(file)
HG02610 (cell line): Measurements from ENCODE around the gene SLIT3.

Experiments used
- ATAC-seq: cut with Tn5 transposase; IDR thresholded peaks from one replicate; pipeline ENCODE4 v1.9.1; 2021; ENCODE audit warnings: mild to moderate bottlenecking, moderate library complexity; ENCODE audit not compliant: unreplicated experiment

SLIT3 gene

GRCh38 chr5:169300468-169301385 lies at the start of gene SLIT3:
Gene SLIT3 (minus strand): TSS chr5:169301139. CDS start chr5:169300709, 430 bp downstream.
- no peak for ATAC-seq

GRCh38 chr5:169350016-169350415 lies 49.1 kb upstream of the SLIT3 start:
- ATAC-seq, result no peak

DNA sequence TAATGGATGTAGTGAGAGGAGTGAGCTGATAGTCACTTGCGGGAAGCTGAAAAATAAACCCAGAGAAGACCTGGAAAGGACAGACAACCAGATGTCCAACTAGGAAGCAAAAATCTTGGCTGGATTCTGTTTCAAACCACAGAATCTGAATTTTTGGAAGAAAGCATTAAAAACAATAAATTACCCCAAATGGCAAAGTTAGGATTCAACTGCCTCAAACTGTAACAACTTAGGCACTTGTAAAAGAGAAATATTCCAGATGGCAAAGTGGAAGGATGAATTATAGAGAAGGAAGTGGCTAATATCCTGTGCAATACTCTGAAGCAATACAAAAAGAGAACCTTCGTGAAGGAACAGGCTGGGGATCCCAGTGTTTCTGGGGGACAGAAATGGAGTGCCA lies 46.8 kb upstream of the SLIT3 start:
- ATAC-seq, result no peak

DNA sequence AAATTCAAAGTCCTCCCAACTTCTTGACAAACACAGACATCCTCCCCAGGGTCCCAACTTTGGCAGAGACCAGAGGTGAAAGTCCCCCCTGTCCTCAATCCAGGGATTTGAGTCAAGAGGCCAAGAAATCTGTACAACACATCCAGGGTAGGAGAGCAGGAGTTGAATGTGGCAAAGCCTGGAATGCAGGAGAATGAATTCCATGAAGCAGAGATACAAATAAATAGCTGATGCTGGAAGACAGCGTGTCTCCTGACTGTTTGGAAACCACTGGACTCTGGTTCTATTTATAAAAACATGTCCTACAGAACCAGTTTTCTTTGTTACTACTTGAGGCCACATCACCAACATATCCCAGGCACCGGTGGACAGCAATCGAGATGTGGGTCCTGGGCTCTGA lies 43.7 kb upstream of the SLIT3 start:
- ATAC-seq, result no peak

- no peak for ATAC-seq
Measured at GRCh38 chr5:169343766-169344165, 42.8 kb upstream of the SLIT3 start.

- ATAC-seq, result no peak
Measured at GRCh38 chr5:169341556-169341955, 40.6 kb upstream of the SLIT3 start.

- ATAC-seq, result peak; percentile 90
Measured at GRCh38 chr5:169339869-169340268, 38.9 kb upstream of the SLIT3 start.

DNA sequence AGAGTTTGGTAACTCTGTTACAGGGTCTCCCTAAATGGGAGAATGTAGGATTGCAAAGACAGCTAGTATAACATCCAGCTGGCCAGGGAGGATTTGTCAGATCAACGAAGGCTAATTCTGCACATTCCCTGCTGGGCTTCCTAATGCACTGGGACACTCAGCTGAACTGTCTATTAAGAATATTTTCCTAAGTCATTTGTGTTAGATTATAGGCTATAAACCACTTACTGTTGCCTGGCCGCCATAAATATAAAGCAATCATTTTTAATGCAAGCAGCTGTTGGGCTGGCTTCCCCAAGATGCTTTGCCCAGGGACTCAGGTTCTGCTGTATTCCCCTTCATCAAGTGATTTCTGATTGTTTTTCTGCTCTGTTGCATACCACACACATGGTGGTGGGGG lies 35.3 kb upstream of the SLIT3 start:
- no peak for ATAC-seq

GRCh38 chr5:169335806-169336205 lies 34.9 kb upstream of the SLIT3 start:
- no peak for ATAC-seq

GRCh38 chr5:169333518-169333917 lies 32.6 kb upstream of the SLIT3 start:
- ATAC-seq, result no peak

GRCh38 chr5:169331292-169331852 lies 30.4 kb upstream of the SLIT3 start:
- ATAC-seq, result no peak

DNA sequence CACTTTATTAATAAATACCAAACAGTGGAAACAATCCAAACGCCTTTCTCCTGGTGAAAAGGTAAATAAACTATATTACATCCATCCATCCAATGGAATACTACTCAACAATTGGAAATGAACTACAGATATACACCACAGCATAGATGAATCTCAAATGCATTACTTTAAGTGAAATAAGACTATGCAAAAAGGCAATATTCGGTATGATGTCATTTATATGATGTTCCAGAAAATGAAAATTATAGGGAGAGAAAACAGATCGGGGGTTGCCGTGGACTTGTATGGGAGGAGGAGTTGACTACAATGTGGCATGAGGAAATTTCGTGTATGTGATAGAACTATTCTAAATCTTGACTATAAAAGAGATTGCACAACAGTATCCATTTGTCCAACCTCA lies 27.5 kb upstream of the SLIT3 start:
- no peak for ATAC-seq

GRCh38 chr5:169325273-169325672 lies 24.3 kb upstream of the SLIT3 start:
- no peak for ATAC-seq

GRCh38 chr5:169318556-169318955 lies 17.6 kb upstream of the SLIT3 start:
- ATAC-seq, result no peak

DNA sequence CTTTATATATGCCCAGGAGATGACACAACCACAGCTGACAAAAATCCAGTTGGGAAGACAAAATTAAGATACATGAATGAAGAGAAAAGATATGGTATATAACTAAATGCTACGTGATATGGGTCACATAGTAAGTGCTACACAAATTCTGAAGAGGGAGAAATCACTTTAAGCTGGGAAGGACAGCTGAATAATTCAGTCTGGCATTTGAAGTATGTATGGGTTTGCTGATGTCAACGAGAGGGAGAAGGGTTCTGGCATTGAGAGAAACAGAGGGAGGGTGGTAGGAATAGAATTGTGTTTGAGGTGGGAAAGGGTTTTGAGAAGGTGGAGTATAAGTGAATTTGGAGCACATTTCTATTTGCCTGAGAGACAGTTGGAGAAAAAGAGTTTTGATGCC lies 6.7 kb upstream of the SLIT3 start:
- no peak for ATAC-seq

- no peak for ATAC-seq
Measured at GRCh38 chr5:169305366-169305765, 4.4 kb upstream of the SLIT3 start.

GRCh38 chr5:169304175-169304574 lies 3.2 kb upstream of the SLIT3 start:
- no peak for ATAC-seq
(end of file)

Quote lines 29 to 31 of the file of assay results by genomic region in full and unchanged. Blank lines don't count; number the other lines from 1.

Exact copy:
- no peak for ATAC-seq

GRCh38 chr5:169325273-169325672 lies 24.3 kb upstream of the SLIT3 start:
- no peak for ATAC-seq